05 Jul 2013
The report released today by the Australian Pipeline Industry Association (APIA) shows the importance of allowing industry to respond to price signals.
However, the comprehensive review of the Australian gas market that was part of the Australian Government’s Energy White Paper has shown there is no market failure in the east coast gas market.
APPEA Chief Executive David Byers said: “The real problem is a growing regulatory burden that is inhibiting the gas industry’s capacity to deliver the new supplies needed to put downward pressure on prices.”
As APIA points out, “there is sufficient gas in Australia to meet the needs of domestic and export markets” and “any concerns regarding availability and/or price of gas for the domestic market can only be met by ensuring adequate supply. This means removing constraints on exploration and development as soon as possible given the timeframe required for gas projects.”
However, APPEA believes that several policy interventions proposed in the report by APIA’s consultants fail to reflect the reality that companies in the gas supply sector must invest billions of dollars in risk capital to develop Australia’s natural gas resources.
Mr Byers said: “Recommendations that propose a total restructuring of the exploration acreage release regime across all jurisdictions or seek wholesale changes to the entire fiscal system are implausible, highly theoretical and would damage investor confidence.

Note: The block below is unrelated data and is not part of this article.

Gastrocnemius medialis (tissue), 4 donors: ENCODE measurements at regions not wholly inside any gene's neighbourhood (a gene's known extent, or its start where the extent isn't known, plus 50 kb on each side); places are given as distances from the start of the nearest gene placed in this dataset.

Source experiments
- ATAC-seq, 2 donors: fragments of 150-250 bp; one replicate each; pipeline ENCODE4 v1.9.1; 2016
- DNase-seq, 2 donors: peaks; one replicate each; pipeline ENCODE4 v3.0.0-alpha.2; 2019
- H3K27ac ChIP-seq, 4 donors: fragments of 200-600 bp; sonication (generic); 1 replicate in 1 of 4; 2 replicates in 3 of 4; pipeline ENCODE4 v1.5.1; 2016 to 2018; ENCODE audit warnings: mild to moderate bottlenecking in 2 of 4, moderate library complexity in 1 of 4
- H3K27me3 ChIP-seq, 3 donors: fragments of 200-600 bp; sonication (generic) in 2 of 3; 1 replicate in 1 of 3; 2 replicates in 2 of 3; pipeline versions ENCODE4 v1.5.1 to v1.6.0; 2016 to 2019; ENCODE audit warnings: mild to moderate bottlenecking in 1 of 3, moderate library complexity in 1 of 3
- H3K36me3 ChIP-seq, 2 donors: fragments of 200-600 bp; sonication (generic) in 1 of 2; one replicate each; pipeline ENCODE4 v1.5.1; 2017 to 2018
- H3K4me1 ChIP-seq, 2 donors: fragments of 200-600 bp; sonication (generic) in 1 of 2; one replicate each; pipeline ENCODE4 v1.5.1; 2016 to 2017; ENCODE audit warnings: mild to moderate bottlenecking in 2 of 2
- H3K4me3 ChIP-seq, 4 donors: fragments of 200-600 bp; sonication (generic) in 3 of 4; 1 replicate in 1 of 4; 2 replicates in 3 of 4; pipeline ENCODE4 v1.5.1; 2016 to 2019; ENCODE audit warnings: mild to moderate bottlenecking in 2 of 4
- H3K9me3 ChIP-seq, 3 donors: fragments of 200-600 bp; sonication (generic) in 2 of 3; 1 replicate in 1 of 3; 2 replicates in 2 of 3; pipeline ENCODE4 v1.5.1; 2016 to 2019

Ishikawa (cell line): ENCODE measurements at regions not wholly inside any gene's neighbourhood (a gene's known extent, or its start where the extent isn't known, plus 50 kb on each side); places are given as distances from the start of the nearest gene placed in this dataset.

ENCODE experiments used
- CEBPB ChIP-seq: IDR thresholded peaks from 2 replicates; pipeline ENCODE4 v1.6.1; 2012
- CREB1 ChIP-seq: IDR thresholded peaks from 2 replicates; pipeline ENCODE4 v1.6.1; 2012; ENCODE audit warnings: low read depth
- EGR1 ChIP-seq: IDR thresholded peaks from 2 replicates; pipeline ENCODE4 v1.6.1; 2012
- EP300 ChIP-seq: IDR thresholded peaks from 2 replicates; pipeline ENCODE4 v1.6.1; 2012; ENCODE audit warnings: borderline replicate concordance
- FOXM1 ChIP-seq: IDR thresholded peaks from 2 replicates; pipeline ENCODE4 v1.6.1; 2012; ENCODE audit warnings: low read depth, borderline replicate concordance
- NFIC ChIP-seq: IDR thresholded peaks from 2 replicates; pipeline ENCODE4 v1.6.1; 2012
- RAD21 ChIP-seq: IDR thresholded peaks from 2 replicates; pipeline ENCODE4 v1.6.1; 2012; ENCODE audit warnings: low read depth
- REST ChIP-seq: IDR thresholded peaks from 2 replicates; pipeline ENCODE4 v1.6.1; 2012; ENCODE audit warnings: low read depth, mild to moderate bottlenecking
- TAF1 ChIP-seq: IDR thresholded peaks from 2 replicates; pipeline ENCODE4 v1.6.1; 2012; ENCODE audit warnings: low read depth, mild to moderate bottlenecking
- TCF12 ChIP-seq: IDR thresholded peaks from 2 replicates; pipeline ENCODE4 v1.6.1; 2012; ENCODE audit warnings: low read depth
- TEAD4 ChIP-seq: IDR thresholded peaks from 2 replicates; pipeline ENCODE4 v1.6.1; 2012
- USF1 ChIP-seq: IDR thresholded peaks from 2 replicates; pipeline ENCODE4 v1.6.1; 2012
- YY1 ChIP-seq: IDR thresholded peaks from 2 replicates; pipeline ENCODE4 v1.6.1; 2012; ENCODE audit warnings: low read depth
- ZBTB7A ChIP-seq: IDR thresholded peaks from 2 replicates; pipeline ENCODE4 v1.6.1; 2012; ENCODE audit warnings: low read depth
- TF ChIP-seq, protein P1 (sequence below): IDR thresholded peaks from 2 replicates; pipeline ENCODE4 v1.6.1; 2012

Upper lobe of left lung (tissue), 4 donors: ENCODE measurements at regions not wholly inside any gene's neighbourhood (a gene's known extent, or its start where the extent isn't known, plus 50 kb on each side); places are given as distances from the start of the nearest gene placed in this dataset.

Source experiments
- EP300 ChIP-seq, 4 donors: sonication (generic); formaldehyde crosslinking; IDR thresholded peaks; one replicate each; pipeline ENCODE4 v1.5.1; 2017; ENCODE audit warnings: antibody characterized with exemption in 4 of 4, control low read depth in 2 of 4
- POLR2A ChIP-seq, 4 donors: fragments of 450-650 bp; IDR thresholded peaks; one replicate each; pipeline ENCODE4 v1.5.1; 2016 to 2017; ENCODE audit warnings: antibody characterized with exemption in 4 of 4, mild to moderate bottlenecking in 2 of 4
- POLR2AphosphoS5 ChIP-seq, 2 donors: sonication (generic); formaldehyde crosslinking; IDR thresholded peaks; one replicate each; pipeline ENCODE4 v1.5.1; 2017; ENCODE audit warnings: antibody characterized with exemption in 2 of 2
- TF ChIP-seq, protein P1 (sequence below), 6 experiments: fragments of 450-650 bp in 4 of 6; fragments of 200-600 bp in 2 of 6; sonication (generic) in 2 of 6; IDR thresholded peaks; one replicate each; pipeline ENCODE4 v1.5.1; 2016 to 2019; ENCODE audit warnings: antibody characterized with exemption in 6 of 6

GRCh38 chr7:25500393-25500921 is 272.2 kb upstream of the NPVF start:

“The answer does not lie in new interventions that would worsen the effects of existing regulations. Removing existing impediments is the first step that governments should take. The best response to rising gas prices is not more regulation – it is more gas.
“Policies that undermine the development of energy projects and curtail energy production impose real costs on the Australian community in the form of lost jobs, forgone economic opportunity, and higher energy bills.
“Green tape, regulatory and fiscal uncertainty, and threats of market intervention each compound to undermine the confidence required to deliver the next wave of Australia’s resources boom.
“The Bureau of Resource and Energy Economics recently reported that about $150 billion of high-value energy and resource projects have been delayed or cancelled since April 2012. Now is the time to remove regulatory hurdles, not build new ones.” Download PDF